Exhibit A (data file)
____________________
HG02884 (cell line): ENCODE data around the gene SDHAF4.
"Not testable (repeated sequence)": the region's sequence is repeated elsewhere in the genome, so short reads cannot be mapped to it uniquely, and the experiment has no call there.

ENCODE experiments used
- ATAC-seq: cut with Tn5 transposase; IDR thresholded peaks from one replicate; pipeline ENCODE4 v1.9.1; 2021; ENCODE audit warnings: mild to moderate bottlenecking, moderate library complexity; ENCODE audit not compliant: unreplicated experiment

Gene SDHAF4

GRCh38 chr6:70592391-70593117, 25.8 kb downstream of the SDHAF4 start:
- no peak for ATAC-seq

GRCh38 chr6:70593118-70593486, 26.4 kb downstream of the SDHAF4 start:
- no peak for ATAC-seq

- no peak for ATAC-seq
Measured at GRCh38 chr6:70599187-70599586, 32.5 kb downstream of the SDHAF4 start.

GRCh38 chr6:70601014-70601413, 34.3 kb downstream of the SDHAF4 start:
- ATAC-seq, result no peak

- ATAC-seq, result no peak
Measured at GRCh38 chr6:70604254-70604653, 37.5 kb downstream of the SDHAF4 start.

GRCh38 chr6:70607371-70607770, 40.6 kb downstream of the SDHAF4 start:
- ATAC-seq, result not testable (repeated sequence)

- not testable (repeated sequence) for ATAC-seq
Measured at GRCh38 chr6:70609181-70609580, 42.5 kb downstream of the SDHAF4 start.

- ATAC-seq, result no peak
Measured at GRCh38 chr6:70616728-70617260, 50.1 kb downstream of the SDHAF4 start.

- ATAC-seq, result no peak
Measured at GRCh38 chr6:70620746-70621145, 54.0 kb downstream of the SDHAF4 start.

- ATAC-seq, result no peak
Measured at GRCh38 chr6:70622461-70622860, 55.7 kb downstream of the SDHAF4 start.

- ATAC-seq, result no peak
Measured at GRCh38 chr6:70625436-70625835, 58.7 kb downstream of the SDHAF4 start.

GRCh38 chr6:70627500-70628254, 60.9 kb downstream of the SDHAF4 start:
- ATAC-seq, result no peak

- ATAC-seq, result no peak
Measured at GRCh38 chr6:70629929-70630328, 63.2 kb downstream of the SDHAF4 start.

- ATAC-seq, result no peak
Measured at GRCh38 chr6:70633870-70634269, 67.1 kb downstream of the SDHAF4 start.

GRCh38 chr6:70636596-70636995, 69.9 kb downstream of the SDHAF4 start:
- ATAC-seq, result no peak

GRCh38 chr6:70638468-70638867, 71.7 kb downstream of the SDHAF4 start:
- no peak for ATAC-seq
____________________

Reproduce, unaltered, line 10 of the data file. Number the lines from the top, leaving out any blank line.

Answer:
- no peak for ATAC-seq